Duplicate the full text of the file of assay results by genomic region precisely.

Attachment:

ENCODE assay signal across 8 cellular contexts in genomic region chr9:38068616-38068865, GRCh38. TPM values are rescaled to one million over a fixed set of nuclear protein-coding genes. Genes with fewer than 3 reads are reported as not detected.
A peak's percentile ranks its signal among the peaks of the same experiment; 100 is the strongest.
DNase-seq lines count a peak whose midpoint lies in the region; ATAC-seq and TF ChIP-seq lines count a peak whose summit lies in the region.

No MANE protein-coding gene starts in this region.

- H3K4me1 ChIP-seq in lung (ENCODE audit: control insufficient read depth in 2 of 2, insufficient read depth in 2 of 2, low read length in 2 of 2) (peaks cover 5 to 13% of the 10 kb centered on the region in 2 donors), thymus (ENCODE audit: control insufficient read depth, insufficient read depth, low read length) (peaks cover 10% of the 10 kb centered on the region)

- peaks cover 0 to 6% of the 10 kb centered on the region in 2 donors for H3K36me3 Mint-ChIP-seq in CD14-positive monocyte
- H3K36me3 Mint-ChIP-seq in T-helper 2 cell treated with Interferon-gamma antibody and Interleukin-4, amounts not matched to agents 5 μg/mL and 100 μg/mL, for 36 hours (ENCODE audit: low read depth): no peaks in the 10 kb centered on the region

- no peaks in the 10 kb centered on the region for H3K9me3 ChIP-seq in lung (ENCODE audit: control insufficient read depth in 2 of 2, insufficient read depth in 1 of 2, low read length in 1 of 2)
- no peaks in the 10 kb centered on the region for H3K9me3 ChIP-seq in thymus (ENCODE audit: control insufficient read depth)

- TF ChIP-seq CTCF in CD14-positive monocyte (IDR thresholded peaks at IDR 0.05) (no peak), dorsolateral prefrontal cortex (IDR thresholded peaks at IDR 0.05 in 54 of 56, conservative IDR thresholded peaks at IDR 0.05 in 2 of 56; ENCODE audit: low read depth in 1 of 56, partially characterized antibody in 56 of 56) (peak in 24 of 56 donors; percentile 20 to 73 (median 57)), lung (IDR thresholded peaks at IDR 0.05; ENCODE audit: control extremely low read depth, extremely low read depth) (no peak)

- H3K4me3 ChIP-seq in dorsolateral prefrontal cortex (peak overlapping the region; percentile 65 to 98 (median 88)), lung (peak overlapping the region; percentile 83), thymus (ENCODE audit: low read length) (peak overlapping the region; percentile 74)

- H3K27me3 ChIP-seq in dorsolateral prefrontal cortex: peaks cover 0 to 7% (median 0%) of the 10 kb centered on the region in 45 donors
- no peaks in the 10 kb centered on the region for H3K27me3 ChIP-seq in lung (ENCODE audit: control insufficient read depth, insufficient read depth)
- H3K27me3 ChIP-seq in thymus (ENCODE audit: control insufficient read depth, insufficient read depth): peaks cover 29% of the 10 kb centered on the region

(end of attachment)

ENCODE assay signal across 8 cellular contexts in genomic region chr9:38068616-38068865, GRCh38. TPM values are rescaled to one million over a fixed set of nuclear protein-coding genes. Genes with fewer than 3 reads are reported as not detected.
A peak's percentile ranks its signal among the peaks of the same experiment; 100 is the strongest.
DNase-seq lines count a peak whose midpoint lies in the region; ATAC-seq and TF ChIP-seq lines count a peak whose summit lies in the region.

No MANE protein-coding gene starts in this region.

- H3K4me1 ChIP-seq in lung (ENCODE audit: control insufficient read depth in 2 of 2, insufficient read depth in 2 of 2, low read length in 2 of 2) (peaks cover 5 to 13% of the 10 kb centered on the region in 2 donors), thymus (ENCODE audit: control insufficient read depth, insufficient read depth, low read length) (peaks cover 10% of the 10 kb centered on the region)

- peaks cover 0 to 6% of the 10 kb centered on the region in 2 donors for H3K36me3 Mint-ChIP-seq in CD14-positive monocyte
- H3K36me3 Mint-ChIP-seq in T-helper 2 cell treated with Interferon-gamma antibody and Interleukin-4, amounts not matched to agents 5 μg/mL and 100 μg/mL, for 36 hours (ENCODE audit: low read depth): no peaks in the 10 kb centered on the region

- no peaks in the 10 kb centered on the region for H3K9me3 ChIP-seq in lung (ENCODE audit: control insufficient read depth in 2 of 2, insufficient read depth in 1 of 2, low read length in 1 of 2)
- no peaks in the 10 kb centered on the region for H3K9me3 ChIP-seq in thymus (ENCODE audit: control insufficient read depth)

- TF ChIP-seq CTCF in CD14-positive monocyte (IDR thresholded peaks at IDR 0.05) (no peak), dorsolateral prefrontal cortex (IDR thresholded peaks at IDR 0.05 in 54 of 56, conservative IDR thresholded peaks at IDR 0.05 in 2 of 56; ENCODE audit: low read depth in 1 of 56, partially characterized antibody in 56 of 56) (peak in 24 of 56 donors; percentile 20 to 73 (median 57)), lung (IDR thresholded peaks at IDR 0.05; ENCODE audit: control extremely low read depth, extremely low read depth) (no peak)

- H3K4me3 ChIP-seq in dorsolateral prefrontal cortex (peak overlapping the region; percentile 65 to 98 (median 88)), lung (peak overlapping the region; percentile 83), thymus (ENCODE audit: low read length) (peak overlapping the region; percentile 74)

- H3K27me3 ChIP-seq in dorsolateral prefrontal cortex: peaks cover 0 to 7% (median 0%) of the 10 kb centered on the region in 45 donors
- no peaks in the 10 kb centered on the region for H3K27me3 ChIP-seq in lung (ENCODE audit: control insufficient read depth, insufficient read depth)
- H3K27me3 ChIP-seq in thymus (ENCODE audit: control insufficient read depth, insufficient read depth): peaks cover 29% of the 10 kb centered on the region